When it comes to dealing with race relations, former New York City mayor Mike Bloomberg wants us to believe that he has grown and changed.

In November, just days before he officially made his late entry into the 2020 presidential race, Bloomberg went to a black church in Brooklyn and apologized for the discriminatory “stop and frisk” law enforcement tactics he embraced as mayor.

After a recording surfaced of him boasting of deploying police into minority neighborhoods to “throw them up against the wall and frisk them,” Bloomberg insisted that the words he spoke in 2015 do not reflect who he is today. “I have taken responsibility for taking too long to understand the impact it had on black and Latino communities,” he said.

It is time for Bloomberg to face a similar reckoning with his record on the treatment of women in the private-sector business that made him a billionaire.

Over the years, there have been reports — and a series of lawsuits — contending that a toxic workplace culture existed at Bloomberg’s spectacularly successful business-information company.

The latest revelations, in a deeply researched story by my Post colleague Michael Kranish, add to evidence that Bloomberg himself fostered that environment, with profane, misogynistic comments. He is said to have been especially fond of making jokes suggesting that female employees should offer oral sex to colleagues and clients.

Kranish also found more verification to longstanding allegations that Bloomberg berated employees who got pregnant. One former employee said he heard the billionaire ask an expectant saleswoman whether she planned to “kill it.”

Bloomberg has denied having said that. But his spokesman Stu Loeser told Kranish: “Mike openly admits that his words have not always aligned with his values and the way he has led his life and some of what he has said is disrespectful and wrong.”

Still, Bloomberg has also gone to great lengths to assure that those who claim they were the victims of his mistreatment will never be able to speak for themselves publicly. In reaching legal settlements with women who have sued him, he has bound them to confidentiality agreements, and he refuses to release their depositions.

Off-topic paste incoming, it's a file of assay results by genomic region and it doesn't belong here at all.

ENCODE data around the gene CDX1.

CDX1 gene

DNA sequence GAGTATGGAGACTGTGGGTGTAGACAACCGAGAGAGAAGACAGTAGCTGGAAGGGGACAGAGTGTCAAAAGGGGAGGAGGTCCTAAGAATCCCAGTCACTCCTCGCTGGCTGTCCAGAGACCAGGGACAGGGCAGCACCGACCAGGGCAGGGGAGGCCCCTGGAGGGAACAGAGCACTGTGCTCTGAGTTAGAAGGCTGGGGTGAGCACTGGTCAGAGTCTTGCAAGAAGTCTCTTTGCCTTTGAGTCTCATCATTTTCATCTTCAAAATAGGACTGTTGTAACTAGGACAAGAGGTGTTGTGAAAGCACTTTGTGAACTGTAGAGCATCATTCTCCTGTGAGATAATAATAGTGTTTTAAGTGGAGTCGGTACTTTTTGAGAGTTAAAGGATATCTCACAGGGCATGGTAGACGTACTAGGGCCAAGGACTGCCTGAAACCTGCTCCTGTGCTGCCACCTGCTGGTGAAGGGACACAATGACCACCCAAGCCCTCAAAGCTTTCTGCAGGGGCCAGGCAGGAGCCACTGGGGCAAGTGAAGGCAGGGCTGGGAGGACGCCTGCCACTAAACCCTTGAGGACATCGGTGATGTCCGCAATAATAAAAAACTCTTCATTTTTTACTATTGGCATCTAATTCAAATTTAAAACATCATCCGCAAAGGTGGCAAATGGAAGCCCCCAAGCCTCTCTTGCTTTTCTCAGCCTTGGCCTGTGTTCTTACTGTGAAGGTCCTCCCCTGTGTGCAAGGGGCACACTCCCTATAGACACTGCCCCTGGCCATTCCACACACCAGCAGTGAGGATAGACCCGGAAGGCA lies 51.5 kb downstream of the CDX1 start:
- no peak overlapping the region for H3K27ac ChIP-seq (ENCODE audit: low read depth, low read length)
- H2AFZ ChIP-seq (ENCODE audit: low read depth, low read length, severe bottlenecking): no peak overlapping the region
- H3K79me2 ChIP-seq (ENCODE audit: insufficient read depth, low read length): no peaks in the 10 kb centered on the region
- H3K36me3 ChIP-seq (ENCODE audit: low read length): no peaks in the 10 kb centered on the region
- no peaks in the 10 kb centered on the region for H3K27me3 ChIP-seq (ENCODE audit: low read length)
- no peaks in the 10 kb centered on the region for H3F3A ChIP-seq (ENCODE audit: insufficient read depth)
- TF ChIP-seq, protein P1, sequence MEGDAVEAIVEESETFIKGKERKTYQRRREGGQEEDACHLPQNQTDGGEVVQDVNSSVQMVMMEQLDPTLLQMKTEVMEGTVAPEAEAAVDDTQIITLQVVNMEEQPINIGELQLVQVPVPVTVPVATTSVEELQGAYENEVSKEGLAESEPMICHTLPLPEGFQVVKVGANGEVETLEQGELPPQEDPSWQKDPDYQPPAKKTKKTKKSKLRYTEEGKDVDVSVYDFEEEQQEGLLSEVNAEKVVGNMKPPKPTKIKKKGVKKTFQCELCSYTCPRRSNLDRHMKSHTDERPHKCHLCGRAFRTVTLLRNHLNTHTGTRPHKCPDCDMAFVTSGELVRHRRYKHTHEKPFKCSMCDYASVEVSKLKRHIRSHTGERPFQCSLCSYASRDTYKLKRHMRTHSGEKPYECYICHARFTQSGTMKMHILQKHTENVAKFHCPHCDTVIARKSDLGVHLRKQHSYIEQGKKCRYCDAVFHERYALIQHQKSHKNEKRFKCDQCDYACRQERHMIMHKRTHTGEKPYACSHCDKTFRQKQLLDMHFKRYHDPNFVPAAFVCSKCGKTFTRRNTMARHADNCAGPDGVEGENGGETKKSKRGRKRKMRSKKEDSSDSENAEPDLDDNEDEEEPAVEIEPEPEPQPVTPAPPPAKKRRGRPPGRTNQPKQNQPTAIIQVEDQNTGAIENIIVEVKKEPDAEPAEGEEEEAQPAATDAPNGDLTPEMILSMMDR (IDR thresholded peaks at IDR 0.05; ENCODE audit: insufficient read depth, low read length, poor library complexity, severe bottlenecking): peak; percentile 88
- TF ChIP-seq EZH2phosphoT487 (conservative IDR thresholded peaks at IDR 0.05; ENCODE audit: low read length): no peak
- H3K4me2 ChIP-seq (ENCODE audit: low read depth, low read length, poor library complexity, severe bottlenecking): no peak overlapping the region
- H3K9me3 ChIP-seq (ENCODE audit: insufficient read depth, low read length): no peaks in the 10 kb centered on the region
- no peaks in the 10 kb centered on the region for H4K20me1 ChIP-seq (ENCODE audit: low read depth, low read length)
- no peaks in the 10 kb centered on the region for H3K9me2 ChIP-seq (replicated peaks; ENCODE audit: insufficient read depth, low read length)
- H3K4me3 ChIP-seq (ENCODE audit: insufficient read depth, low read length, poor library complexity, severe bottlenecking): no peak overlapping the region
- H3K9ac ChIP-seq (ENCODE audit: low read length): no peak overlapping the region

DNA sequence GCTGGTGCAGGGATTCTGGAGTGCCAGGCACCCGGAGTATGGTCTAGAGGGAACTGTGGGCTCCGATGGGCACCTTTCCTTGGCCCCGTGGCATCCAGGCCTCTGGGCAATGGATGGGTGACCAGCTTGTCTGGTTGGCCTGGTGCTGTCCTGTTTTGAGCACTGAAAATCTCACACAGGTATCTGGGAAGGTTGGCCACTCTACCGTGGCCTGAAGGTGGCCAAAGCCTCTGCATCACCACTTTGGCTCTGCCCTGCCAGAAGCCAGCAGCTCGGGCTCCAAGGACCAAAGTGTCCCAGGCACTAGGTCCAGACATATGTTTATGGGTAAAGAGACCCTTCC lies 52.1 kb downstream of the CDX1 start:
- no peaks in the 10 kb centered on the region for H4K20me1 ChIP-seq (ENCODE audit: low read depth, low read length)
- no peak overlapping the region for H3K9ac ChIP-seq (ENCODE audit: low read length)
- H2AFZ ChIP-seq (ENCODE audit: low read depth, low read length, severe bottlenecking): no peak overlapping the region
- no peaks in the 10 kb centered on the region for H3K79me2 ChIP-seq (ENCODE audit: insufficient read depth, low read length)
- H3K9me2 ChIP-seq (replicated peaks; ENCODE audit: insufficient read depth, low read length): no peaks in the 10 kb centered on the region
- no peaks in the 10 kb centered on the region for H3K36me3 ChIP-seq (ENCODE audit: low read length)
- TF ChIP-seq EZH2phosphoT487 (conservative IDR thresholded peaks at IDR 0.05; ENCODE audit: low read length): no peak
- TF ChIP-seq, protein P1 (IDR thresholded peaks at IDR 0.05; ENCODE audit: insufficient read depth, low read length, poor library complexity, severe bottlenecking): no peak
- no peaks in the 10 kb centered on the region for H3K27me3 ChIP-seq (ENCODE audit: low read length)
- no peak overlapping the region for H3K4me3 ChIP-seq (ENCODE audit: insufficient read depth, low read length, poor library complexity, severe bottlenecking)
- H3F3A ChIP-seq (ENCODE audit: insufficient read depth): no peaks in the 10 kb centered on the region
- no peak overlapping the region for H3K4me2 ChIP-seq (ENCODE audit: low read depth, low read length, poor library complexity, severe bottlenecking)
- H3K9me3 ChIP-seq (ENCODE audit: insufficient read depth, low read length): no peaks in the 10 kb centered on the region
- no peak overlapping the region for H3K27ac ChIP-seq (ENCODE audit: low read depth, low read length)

That means his actions in the private sector, unlike his record as mayor, can never be held up to independent scrutiny. Instead, Bloomberg expects us to accept his word that his company achieved an “enviable record” on gender.

As his presidential rival Sen. Elizabeth Warren (D-Mass.) has pointed out, nondisclosure agreements are “a way for people to hide bad things they’ve done.”

In responding to her, Bloomberg — who is notoriously prickly about criticism — did not sound like a man who is chastened or remorseful. “Maybe the senator should worry about herself, and I’ll worry about myself,” he said.

Bloomberg’s defenders note that, as mayor, he promoted women to high-ranking roles in his administration. As a philanthropist, he has donated tens of millions of dollars to women’s causes around the world.

These are not insignificant defenses. Part of the maturation of the #MeToo movement is the growing understanding that there have to be paths to redemption for offenses that are less than criminal. Nor is it always fair to hold decades-old infractions against the standards of today.

But Bloomberg is going to have to recognize that this is a case he must make for himself. As a private businessman, he may have been able to glide past pointed questions with vague statements. But as he seeks to become the standard-bearer for a party that claims the high ground on women’s rights, he cannot.

The first thing Bloomberg owes voters is a frank admission of his actions in the past, and a fuller explanation of how and why his attitudes have changed. He should start by allowing those who have sued him to speak publicly, if they so choose, and to release the relevant legal records.

Of course, if he manages to get the Democratic nomination — something that is starting to appear more possible amid the turmoil in the primary contest — Bloomberg will be running against a president who has bragged about grabbing women by their genitals, who has been accused of sexual misconduct by dozens of women and who paid off a porn actress to cover up his extramarital affair with her.

It is worth noting that none of the accusations against Bloomberg involve inappropriate sexual conduct. They center on crude comments that he is alleged to have made, and the noxious workplace environment that he is said to have fostered.

Still, Democrats have to ask themselves: Is better than Trump really the best they can do?

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